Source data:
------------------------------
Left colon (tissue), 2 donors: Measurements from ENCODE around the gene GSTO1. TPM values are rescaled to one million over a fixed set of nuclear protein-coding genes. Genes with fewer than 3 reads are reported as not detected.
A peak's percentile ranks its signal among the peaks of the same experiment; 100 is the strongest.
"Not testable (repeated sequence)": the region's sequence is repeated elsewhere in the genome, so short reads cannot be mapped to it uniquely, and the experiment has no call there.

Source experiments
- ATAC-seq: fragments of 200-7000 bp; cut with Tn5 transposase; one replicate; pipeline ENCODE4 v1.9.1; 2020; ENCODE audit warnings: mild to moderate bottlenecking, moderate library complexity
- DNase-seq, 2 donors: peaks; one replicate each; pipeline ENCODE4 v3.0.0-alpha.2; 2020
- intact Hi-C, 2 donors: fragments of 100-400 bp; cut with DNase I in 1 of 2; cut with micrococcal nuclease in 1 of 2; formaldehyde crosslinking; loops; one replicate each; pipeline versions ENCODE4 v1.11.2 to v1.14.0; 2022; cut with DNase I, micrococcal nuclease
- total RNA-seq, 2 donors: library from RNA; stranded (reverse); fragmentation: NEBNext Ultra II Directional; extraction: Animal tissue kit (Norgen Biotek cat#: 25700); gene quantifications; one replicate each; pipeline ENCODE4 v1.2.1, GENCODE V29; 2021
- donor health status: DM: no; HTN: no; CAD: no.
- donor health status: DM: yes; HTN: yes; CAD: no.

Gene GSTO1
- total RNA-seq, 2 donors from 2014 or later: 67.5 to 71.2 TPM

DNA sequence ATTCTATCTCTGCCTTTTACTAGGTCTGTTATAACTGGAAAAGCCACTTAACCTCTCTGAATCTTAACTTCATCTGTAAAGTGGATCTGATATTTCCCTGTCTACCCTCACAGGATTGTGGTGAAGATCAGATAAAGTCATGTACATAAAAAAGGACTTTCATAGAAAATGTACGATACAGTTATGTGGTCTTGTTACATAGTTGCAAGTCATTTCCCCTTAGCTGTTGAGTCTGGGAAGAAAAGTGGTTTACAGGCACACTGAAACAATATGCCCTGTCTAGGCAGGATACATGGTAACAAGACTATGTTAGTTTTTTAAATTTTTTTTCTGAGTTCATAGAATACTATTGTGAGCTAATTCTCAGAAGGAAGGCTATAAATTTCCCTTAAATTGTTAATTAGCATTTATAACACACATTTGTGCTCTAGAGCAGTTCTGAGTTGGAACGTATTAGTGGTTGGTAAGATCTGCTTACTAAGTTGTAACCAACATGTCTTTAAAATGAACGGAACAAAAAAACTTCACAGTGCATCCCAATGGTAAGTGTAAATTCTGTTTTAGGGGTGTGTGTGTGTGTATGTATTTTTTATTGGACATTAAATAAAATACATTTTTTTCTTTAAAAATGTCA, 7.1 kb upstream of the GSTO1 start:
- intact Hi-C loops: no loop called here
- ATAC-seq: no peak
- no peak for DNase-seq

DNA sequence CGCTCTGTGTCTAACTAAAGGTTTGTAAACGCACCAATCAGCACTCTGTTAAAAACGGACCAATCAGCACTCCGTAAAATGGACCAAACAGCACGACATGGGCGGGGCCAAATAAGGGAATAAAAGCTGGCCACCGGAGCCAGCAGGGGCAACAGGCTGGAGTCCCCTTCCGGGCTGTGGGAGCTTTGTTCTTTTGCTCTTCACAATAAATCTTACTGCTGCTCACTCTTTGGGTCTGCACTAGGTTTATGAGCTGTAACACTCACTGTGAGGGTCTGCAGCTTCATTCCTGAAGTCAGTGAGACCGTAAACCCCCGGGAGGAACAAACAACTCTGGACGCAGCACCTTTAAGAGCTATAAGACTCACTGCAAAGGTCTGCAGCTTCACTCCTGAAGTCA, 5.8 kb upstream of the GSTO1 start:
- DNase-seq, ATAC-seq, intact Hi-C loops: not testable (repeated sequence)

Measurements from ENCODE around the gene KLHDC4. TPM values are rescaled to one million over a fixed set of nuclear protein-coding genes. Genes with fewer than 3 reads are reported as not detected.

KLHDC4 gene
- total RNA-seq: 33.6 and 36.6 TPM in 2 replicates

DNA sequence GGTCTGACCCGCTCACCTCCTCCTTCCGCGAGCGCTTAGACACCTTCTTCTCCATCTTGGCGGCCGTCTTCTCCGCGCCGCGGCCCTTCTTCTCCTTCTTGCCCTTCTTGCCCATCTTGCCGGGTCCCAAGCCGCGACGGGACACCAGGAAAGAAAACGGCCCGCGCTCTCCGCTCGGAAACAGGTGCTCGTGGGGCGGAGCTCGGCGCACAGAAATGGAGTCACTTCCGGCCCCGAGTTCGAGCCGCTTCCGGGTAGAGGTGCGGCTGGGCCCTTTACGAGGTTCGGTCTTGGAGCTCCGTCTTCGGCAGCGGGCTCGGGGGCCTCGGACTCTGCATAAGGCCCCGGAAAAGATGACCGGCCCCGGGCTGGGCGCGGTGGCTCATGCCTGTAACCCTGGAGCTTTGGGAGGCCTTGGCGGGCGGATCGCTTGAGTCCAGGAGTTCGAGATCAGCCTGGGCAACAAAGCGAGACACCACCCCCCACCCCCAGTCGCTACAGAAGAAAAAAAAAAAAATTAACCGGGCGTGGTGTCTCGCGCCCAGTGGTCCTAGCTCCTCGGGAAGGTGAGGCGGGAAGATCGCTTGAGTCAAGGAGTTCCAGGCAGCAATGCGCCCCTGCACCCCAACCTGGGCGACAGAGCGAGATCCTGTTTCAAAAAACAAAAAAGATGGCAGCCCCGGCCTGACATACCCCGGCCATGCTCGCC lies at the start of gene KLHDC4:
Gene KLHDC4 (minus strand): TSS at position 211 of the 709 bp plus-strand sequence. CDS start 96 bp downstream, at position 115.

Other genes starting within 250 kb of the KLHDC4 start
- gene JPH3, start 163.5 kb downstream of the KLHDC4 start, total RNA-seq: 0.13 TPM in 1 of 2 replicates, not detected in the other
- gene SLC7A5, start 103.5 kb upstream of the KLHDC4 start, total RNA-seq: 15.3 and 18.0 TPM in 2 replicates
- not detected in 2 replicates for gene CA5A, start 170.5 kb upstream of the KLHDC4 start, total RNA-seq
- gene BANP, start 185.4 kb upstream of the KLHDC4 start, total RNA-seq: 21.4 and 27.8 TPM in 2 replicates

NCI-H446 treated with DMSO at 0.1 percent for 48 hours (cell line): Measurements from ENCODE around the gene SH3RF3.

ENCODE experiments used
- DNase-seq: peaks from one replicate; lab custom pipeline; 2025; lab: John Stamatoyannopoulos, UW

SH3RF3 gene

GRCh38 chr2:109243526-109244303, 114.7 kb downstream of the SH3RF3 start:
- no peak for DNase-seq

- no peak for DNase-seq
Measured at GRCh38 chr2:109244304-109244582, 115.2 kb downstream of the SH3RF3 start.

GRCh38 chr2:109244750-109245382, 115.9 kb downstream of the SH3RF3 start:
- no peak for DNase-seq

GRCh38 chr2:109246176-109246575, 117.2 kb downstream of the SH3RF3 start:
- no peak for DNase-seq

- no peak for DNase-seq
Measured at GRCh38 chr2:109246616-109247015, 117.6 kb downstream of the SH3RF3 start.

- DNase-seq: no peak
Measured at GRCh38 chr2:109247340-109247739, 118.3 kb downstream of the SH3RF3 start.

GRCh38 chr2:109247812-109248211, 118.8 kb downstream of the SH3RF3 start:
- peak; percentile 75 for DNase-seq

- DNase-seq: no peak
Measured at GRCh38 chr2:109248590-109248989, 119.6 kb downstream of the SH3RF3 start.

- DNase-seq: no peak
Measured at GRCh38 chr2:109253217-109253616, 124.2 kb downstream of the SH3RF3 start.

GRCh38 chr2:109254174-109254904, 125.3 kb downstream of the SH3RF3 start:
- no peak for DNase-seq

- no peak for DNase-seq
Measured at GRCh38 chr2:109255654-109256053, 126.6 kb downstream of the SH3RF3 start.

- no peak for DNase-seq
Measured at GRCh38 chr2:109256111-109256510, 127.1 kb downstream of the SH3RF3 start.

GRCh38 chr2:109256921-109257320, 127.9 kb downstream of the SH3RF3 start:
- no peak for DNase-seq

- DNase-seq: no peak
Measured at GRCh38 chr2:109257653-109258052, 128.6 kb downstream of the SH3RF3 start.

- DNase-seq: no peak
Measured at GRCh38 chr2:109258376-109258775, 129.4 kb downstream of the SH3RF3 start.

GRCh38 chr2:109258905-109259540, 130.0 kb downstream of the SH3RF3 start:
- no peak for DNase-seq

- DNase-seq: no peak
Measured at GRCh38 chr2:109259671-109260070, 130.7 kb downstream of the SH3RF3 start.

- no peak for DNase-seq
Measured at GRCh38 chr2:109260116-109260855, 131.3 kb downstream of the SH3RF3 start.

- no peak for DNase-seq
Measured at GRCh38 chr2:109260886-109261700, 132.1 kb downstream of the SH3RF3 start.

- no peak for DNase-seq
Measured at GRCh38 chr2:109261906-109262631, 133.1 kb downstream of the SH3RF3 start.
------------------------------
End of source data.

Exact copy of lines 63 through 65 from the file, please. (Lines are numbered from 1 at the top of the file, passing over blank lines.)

GRCh38 chr2:109258905-109259540, 130.0 kb downstream of the SH3RF3 start:
- no peak for DNase-seq

- DNase-seq: no peak